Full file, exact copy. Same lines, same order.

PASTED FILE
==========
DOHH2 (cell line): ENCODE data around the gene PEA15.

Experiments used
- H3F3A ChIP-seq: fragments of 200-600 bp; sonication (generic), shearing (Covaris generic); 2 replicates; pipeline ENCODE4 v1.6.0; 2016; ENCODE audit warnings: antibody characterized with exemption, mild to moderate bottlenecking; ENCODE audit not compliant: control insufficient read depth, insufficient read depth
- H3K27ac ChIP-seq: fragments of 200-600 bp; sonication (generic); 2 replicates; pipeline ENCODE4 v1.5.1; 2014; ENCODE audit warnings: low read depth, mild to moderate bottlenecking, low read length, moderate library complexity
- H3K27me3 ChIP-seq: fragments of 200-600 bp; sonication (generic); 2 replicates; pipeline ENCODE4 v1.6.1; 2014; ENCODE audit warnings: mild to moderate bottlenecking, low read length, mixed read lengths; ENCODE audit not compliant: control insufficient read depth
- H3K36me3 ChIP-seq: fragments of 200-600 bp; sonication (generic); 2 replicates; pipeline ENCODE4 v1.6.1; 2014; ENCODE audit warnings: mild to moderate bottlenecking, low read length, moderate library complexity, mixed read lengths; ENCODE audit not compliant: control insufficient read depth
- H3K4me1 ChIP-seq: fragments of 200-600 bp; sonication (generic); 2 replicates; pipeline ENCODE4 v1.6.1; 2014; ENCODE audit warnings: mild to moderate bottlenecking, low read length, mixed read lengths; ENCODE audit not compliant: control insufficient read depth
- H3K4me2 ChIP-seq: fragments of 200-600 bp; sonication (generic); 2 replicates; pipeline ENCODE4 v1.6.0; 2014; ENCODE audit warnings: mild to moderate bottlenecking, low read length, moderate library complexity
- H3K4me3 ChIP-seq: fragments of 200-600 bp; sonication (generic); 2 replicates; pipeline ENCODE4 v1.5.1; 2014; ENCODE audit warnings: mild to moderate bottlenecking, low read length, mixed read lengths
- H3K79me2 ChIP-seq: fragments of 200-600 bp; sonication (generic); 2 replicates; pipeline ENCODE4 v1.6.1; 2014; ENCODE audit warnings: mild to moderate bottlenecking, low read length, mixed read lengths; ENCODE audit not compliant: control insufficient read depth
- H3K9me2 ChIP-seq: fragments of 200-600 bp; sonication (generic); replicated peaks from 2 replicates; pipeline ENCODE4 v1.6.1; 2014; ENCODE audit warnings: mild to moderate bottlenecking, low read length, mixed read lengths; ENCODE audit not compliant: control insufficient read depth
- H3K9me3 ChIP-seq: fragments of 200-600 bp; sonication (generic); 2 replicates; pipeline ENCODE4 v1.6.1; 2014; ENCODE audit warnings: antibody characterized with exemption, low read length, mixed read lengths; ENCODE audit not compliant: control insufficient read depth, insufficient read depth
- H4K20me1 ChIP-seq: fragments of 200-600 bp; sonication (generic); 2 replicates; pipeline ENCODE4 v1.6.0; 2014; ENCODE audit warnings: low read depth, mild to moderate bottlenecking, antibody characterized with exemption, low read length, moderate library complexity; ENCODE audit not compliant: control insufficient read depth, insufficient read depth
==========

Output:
DOHH2 (cell line): ENCODE data around the gene PEA15.

Experiments used
- H3F3A ChIP-seq: fragments of 200-600 bp; sonication (generic), shearing (Covaris generic); 2 replicates; pipeline ENCODE4 v1.6.0; 2016; ENCODE audit warnings: antibody characterized with exemption, mild to moderate bottlenecking; ENCODE audit not compliant: control insufficient read depth, insufficient read depth
- H3K27ac ChIP-seq: fragments of 200-600 bp; sonication (generic); 2 replicates; pipeline ENCODE4 v1.5.1; 2014; ENCODE audit warnings: low read depth, mild to moderate bottlenecking, low read length, moderate library complexity
- H3K27me3 ChIP-seq: fragments of 200-600 bp; sonication (generic); 2 replicates; pipeline ENCODE4 v1.6.1; 2014; ENCODE audit warnings: mild to moderate bottlenecking, low read length, mixed read lengths; ENCODE audit not compliant: control insufficient read depth
- H3K36me3 ChIP-seq: fragments of 200-600 bp; sonication (generic); 2 replicates; pipeline ENCODE4 v1.6.1; 2014; ENCODE audit warnings: mild to moderate bottlenecking, low read length, moderate library complexity, mixed read lengths; ENCODE audit not compliant: control insufficient read depth
- H3K4me1 ChIP-seq: fragments of 200-600 bp; sonication (generic); 2 replicates; pipeline ENCODE4 v1.6.1; 2014; ENCODE audit warnings: mild to moderate bottlenecking, low read length, mixed read lengths; ENCODE audit not compliant: control insufficient read depth
- H3K4me2 ChIP-seq: fragments of 200-600 bp; sonication (generic); 2 replicates; pipeline ENCODE4 v1.6.0; 2014; ENCODE audit warnings: mild to moderate bottlenecking, low read length, moderate library complexity
- H3K4me3 ChIP-seq: fragments of 200-600 bp; sonication (generic); 2 replicates; pipeline ENCODE4 v1.5.1; 2014; ENCODE audit warnings: mild to moderate bottlenecking, low read length, mixed read lengths
- H3K79me2 ChIP-seq: fragments of 200-600 bp; sonication (generic); 2 replicates; pipeline ENCODE4 v1.6.1; 2014; ENCODE audit warnings: mild to moderate bottlenecking, low read length, mixed read lengths; ENCODE audit not compliant: control insufficient read depth
- H3K9me2 ChIP-seq: fragments of 200-600 bp; sonication (generic); replicated peaks from 2 replicates; pipeline ENCODE4 v1.6.1; 2014; ENCODE audit warnings: mild to moderate bottlenecking, low read length, mixed read lengths; ENCODE audit not compliant: control insufficient read depth
- H3K9me3 ChIP-seq: fragments of 200-600 bp; sonication (generic); 2 replicates; pipeline ENCODE4 v1.6.1; 2014; ENCODE audit warnings: antibody characterized with exemption, low read length, mixed read lengths; ENCODE audit not compliant: control insufficient read depth, insufficient read depth
- H4K20me1 ChIP-seq: fragments of 200-600 bp; sonication (generic); 2 replicates; pipeline ENCODE4 v1.6.0; 2014; ENCODE audit warnings: low read depth, mild to moderate bottlenecking, antibody characterized with exemption, low read length, moderate library complexity; ENCODE audit not compliant: control insufficient read depth, insufficient read depth